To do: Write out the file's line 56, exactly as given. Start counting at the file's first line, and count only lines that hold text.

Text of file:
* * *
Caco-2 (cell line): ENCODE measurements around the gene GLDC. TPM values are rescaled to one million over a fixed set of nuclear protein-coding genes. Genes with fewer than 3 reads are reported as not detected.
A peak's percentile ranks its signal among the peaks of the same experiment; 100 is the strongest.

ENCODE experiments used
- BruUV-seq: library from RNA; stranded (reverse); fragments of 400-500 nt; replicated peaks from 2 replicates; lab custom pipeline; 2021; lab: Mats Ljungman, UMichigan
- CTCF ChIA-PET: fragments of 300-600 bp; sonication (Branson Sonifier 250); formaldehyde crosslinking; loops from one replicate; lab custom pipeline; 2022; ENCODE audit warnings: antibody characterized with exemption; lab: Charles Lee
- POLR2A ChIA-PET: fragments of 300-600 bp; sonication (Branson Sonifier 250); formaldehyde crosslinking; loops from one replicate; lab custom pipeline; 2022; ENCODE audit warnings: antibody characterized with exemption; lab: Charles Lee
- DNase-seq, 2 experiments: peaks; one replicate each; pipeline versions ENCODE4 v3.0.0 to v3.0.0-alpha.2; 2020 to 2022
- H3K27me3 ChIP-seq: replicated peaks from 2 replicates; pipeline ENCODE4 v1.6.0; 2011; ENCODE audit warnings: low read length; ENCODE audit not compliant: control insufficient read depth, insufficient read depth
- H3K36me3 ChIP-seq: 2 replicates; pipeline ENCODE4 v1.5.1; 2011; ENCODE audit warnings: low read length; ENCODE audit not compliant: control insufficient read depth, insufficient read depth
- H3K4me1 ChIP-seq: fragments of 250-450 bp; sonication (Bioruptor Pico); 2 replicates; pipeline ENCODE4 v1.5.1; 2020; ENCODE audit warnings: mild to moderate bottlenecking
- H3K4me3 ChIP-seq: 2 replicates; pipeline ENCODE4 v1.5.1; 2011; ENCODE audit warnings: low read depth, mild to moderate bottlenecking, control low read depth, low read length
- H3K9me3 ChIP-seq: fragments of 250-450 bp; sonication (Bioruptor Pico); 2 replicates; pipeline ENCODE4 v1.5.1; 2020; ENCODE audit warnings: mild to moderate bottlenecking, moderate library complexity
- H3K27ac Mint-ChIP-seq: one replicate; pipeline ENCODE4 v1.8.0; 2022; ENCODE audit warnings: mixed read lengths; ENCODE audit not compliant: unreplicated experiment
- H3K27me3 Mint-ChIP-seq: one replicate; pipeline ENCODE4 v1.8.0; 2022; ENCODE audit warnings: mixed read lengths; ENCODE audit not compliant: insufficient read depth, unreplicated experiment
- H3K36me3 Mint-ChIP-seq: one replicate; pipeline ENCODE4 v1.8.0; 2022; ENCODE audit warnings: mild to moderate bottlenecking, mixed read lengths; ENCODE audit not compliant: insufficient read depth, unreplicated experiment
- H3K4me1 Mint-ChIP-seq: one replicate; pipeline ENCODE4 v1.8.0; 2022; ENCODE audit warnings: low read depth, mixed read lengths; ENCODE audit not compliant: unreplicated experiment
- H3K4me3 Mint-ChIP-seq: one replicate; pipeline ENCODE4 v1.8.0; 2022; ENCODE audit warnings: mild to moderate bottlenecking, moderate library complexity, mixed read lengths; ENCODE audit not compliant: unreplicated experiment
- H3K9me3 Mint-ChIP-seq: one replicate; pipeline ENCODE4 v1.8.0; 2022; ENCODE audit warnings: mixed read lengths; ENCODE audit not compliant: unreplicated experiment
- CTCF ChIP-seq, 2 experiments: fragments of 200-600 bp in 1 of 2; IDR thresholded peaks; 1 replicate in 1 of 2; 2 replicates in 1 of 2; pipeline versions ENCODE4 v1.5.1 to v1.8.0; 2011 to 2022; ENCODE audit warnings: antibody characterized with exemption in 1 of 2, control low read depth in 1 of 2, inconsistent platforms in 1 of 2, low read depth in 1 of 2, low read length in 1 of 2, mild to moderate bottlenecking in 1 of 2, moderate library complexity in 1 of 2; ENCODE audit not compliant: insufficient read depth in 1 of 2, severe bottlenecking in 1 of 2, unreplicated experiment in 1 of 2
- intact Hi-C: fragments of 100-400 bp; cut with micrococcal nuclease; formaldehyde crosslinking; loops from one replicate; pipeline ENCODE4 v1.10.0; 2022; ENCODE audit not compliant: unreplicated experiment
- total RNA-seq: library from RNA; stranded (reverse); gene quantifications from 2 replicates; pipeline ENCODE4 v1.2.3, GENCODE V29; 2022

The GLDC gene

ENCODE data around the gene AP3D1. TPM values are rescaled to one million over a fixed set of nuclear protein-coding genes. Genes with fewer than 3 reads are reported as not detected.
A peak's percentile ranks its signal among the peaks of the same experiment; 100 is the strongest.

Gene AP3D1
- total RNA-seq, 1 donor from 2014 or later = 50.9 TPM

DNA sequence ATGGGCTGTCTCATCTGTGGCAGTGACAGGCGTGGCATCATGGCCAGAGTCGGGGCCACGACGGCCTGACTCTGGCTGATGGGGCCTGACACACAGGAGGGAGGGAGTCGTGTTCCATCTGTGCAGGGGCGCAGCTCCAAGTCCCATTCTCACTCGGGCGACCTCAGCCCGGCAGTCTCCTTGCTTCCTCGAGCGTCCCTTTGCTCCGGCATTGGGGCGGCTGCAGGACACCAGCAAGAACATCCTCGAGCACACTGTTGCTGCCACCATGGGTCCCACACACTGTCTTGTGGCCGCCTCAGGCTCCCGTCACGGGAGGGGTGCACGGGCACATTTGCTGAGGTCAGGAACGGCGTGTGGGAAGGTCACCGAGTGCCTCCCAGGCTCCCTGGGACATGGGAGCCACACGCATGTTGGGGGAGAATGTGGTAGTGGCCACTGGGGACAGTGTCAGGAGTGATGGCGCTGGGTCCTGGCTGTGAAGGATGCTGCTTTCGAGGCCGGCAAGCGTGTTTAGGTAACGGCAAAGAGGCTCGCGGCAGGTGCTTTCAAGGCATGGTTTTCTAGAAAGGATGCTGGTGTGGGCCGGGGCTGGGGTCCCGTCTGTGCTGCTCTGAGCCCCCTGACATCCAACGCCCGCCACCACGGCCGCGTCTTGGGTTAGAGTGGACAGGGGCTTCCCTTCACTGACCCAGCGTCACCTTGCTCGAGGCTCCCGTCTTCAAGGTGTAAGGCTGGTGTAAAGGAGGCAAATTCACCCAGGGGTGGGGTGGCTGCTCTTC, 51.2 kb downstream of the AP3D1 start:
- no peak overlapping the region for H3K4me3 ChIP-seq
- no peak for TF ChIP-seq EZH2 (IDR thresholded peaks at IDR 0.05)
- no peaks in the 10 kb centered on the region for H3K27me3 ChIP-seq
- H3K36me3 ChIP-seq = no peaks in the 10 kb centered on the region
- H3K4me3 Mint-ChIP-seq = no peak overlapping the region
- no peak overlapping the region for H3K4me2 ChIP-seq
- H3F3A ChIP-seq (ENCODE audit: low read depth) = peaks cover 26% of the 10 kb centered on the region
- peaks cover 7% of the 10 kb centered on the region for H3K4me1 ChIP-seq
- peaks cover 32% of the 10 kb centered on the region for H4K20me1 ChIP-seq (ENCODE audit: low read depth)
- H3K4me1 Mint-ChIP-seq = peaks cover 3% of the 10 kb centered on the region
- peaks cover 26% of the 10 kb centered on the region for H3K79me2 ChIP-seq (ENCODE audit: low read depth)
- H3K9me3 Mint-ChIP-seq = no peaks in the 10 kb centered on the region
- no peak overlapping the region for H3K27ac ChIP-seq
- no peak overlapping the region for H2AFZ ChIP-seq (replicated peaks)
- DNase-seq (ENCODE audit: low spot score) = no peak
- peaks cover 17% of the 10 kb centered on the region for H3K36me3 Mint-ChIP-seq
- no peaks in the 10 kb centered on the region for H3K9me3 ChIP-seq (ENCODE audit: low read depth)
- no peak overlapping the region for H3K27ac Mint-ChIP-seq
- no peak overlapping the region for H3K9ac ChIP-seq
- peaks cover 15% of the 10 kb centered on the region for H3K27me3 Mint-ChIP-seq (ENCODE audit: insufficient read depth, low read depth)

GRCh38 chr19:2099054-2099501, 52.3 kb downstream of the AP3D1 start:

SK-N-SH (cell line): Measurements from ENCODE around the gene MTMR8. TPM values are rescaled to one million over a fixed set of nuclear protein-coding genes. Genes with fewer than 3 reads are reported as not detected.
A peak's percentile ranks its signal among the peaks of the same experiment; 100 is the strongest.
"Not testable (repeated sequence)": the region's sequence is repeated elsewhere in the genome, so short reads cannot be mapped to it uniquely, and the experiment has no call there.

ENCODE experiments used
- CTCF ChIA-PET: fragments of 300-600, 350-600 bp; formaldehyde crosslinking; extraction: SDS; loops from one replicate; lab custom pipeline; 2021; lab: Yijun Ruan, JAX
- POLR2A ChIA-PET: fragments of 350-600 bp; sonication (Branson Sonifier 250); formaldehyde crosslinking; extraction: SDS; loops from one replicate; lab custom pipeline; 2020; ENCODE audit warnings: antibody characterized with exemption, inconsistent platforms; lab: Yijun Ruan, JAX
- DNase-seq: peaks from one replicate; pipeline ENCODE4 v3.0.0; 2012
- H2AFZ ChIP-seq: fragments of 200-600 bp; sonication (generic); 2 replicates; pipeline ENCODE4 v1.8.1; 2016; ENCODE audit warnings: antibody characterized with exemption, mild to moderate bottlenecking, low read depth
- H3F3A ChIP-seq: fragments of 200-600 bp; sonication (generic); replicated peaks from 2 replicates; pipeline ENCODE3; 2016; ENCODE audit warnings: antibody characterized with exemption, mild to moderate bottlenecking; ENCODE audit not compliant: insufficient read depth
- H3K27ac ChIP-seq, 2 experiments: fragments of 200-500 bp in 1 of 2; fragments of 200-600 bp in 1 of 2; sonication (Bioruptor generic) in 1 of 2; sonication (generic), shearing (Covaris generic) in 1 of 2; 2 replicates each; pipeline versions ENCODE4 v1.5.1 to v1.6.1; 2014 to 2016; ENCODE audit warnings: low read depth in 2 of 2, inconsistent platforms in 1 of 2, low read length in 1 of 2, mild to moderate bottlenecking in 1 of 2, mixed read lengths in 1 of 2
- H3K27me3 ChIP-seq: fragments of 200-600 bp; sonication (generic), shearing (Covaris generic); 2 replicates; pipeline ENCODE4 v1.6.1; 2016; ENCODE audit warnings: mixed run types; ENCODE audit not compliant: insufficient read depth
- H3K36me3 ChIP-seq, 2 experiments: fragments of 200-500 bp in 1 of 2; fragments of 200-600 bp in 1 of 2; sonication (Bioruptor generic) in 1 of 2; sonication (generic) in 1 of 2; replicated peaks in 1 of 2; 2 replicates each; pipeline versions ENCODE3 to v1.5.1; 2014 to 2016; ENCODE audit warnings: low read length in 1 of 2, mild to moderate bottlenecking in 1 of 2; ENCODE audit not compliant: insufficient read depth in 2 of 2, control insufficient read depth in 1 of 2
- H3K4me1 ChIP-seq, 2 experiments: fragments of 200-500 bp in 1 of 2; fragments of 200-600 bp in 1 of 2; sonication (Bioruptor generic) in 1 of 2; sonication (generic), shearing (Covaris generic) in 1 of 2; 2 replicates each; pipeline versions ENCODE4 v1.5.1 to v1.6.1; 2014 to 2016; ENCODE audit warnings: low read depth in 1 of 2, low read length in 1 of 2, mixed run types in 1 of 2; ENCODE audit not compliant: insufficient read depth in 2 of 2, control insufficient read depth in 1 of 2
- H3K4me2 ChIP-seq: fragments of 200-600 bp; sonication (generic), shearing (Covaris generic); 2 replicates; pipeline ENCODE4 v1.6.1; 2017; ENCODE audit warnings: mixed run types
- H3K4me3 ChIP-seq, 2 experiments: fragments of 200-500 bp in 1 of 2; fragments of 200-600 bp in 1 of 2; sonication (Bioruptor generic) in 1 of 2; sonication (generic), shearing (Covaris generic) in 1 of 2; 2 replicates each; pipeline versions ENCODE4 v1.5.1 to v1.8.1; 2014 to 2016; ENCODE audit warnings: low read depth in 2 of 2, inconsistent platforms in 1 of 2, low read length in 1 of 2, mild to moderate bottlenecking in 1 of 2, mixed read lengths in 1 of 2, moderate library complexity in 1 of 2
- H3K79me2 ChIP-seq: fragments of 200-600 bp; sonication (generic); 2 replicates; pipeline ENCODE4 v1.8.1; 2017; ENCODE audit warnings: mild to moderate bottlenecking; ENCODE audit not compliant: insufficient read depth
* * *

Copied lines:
- H2AFZ ChIP-seq: fragments of 200-600 bp; sonication (generic); 2 replicates; pipeline ENCODE4 v1.8.1; 2016; ENCODE audit warnings: antibody characterized with exemption, mild to moderate bottlenecking, low read depth